Over the last few years, tax-oriented planning of investments and redemptions has become much more important. Unfortunately, many investors haven't realised this and are paying unnecessary taxes.
02-May-2023 •Dhirendra Kumar
Investment type A makes your money 14.5 times over 25 years, while investment type B makes it 18.75 times over the same period. It sounds like a no-brainer. Obviously, anyone would choose B. The difference in returns is so large. What if I told you that these two are the exact same investments? There is no difference between them in terms of what the money was invested in. All the difference comes from the tax paid on the gains! In terms of annualised returns, the first case yields 10.8 per cent, while the second one yields 11.9 percent. Accumulated over long periods of time, this builds up to very large differences in returns.
Here's how I arrived at this figure: This was a hypothetical study of the tax impact of churning equity mutual fund holdings versus holding them for long periods of time. Currently, the tax on long-term capital gains from equity-based investments is 10 per cent, with the first Rs 1 lakh of gains being tax-free. To understand the tax impact, let's look back 25 years and imagine an investment that gains at the same rate as the BSE Sensex. For now, let's look at the taxation without taking into account the Rs 1 lakh because the net impact of that depends completely on how much you invest, but more on that later.
In the first case, we have looked at the returns generated by someone who rotates the investment once every two years. By the standards of many investors, this is actually very stable behaviour. In the second case, we have looked at the full returns of someone who buys, then holds, and then sells once. The buy-and-hold investor earns 30 per cent more than the one who churns. Someone looking at the taxation naively would probably think that the tax is just 10 per cent. However, over a portfolio's lifetime, if you buy and sell too often, the impact of the 10 per cent is much, much higher. Every time you pay tax, that money will not earn anything for you in the future. A tax deferment is like a tax rebate in a case like this.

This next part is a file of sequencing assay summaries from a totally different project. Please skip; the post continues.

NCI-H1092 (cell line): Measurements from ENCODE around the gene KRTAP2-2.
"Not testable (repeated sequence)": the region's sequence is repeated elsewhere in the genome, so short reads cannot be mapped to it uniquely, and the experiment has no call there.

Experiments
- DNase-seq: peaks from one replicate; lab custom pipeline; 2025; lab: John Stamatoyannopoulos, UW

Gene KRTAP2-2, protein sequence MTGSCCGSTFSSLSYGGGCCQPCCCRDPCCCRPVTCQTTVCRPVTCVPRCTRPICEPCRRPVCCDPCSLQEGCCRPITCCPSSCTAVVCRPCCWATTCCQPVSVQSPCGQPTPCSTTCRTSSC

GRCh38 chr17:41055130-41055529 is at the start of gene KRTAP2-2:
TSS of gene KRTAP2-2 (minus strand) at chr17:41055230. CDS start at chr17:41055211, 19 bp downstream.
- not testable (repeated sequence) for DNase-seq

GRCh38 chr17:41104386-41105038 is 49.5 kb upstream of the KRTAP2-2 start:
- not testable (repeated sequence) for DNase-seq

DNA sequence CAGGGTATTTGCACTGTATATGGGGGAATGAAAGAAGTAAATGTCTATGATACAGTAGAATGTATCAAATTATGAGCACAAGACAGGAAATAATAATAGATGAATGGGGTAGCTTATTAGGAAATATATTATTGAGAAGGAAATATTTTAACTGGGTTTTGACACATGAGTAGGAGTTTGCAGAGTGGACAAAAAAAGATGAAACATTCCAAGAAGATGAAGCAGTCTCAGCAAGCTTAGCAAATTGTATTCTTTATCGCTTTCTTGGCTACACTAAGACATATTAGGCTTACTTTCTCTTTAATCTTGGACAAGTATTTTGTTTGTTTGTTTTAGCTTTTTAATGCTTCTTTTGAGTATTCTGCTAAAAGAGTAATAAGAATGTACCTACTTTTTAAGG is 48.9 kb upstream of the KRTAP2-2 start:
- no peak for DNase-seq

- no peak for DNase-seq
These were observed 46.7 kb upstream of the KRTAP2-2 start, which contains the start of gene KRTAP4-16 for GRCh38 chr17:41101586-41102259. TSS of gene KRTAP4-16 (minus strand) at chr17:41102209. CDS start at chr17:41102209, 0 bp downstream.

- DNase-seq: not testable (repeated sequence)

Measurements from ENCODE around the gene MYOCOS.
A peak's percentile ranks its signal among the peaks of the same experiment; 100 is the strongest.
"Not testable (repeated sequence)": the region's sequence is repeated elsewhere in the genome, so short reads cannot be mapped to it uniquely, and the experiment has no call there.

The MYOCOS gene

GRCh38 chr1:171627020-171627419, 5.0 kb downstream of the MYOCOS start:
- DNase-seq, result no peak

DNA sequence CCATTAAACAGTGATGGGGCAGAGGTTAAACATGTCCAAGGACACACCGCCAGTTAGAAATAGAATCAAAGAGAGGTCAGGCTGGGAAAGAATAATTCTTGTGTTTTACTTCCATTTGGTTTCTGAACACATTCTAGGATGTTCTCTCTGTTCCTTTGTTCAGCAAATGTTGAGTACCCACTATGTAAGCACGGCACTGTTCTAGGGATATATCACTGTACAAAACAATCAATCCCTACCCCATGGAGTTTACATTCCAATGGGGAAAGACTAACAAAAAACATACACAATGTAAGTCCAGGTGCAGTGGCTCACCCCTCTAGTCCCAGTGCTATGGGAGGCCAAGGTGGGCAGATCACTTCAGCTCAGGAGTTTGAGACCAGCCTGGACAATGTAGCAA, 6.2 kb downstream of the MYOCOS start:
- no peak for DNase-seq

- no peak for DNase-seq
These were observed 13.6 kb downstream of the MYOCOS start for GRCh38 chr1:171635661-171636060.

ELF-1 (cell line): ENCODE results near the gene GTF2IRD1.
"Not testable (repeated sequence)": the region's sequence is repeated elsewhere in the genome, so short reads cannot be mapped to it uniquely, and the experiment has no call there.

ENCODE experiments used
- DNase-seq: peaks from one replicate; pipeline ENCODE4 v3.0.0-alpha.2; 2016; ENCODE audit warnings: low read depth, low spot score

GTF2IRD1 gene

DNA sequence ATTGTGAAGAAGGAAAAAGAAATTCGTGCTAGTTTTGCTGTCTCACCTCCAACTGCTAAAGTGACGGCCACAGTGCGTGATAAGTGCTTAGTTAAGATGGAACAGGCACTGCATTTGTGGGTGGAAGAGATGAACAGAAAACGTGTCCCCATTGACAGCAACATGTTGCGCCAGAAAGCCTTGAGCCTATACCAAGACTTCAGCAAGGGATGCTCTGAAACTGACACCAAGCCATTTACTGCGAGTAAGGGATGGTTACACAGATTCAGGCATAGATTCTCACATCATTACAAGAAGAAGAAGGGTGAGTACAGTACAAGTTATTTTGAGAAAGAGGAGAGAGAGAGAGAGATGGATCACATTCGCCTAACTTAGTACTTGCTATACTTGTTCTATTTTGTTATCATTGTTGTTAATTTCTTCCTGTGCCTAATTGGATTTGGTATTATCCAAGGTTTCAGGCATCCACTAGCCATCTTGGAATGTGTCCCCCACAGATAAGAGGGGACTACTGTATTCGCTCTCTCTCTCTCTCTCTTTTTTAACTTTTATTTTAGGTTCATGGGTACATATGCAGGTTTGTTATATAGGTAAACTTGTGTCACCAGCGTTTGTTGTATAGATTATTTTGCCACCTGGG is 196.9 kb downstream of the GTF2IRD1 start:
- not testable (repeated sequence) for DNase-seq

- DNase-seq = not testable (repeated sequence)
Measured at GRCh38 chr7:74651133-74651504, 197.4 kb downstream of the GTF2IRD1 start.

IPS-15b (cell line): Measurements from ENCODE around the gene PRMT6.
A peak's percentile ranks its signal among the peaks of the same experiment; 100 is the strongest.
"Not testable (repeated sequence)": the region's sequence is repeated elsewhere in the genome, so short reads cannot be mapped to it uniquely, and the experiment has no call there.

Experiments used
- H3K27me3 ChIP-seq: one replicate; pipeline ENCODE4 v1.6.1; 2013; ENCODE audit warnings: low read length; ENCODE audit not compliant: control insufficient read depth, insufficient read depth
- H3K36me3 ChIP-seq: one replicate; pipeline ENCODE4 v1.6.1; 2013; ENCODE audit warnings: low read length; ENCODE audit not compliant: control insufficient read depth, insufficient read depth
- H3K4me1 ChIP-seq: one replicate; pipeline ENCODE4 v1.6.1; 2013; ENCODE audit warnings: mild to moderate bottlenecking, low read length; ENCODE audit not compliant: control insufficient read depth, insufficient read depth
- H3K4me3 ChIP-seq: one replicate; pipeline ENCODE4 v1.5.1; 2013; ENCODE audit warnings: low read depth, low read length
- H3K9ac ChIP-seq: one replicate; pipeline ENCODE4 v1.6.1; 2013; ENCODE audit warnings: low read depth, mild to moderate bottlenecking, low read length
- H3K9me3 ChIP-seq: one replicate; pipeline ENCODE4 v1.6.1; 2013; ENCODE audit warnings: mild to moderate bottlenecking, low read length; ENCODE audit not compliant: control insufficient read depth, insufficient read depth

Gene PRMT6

For too long, the tax structure of investments in India was very churn friendly. Once one year of equity investment was over, selling was tax-free. This has created an investment (and advisory!) culture of switching investments at the smallest excuse. For debt funds and other non-equity funds, too, cost indexation created a relatively benign tax structure. However, those days are gone now - nothing is free. In fact, in combination with the change in the taxation structure of non-equity as well, we now have an investment environment where great care has to be taken in planning for the tax impact on returns. Online tools like "My Investments" on Value Research Online can help you do that with ease. Investors should not be flying blind, discovering the tax impact of investments only after the transactions are done.
Note that I'm not saying by any means that you should invest or not invest in a type of investment based on tax efficiency alone. Sure, an investment's tax efficiency only means how effectively it minimises tax liabilities, which can impact your overall returns. While this is an important consideration, it should not be the primary focus when making investment decisions. Rather, the suitability of an investment for your financial goals should take precedence. Your financial goals encompass a variety of factors, including your risk tolerance, time horizon, and specific objectives such as retirement, education funding, or wealth preservation. Ensuring that an investment aligns with these factors is the primary factor in achieving long-term investment success. By focusing primarily on tax efficiency, you are more likely to inadvertently choose investments that are not well-suited to your life. Tax is an important part of the investment story, but by no means is it the major one. This may appear to be a contradiction, but it's not.
Choose investments according to your financial goals, but within the type of investment you have chosen, do not ignore how your actions can impact the taxes you pay on your returns.
Suggested read: Beyond taxation